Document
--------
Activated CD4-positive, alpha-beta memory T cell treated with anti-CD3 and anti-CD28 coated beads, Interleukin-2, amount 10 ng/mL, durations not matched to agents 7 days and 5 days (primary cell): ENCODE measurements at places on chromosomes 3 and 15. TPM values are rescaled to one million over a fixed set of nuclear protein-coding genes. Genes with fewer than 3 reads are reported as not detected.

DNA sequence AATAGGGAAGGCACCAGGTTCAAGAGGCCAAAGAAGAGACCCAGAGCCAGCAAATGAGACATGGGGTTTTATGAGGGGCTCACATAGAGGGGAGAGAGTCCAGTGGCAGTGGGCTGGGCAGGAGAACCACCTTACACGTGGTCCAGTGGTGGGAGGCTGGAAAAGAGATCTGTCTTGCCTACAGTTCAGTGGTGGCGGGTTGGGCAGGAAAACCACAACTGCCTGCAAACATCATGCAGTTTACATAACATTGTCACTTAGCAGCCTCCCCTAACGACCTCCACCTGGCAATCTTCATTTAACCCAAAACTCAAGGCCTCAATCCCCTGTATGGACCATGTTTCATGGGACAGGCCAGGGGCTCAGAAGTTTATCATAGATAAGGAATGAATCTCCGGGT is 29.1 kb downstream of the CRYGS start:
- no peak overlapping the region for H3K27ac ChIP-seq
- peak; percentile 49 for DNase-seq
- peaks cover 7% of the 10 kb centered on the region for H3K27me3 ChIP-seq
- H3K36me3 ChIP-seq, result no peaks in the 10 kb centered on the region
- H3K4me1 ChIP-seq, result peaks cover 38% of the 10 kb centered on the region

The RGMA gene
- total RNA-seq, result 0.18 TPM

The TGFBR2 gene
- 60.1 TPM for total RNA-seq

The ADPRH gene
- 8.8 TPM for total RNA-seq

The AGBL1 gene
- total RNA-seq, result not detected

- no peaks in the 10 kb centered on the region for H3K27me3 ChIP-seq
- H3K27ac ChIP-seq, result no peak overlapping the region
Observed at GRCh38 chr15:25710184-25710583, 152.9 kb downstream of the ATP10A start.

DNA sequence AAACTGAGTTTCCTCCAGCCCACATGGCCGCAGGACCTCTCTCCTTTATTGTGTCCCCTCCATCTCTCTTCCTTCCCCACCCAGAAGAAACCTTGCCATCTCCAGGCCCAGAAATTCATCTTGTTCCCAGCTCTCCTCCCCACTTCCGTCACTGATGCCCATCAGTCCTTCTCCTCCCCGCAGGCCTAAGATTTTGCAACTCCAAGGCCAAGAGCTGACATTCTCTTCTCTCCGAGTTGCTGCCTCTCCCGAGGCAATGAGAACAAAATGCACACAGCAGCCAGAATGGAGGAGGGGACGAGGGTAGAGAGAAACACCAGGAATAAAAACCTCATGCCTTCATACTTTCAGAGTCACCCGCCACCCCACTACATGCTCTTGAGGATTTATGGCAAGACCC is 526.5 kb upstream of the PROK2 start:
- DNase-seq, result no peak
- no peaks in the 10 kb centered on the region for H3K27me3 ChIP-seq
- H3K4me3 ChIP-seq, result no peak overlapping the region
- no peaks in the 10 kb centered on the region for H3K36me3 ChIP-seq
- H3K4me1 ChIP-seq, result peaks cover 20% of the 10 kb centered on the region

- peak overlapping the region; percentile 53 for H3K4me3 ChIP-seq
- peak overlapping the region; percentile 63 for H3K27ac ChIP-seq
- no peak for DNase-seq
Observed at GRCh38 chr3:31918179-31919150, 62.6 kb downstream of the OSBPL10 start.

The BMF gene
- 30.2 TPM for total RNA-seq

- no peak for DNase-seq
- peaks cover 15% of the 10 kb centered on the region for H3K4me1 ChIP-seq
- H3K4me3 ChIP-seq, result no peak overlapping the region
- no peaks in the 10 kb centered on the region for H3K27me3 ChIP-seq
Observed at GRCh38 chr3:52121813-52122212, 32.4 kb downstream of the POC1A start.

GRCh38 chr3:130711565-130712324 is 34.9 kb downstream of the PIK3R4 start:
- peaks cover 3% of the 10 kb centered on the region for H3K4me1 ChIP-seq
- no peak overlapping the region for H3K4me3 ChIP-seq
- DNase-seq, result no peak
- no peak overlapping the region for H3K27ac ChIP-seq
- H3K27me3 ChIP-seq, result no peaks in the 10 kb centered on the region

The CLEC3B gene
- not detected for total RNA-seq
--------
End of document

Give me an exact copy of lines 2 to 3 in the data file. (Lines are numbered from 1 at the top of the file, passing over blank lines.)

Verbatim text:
DNA sequence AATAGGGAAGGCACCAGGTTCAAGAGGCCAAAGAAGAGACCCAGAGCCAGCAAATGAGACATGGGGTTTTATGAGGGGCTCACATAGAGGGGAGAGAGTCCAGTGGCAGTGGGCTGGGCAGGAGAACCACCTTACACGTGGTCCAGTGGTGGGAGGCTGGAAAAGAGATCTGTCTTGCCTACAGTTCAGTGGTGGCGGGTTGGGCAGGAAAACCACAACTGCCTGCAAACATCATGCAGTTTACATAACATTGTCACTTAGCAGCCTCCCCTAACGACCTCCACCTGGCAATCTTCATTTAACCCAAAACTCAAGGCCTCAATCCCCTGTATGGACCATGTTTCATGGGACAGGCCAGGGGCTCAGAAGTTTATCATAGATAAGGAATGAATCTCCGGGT is 29.1 kb downstream of the CRYGS start:
- no peak overlapping the region for H3K27ac ChIP-seq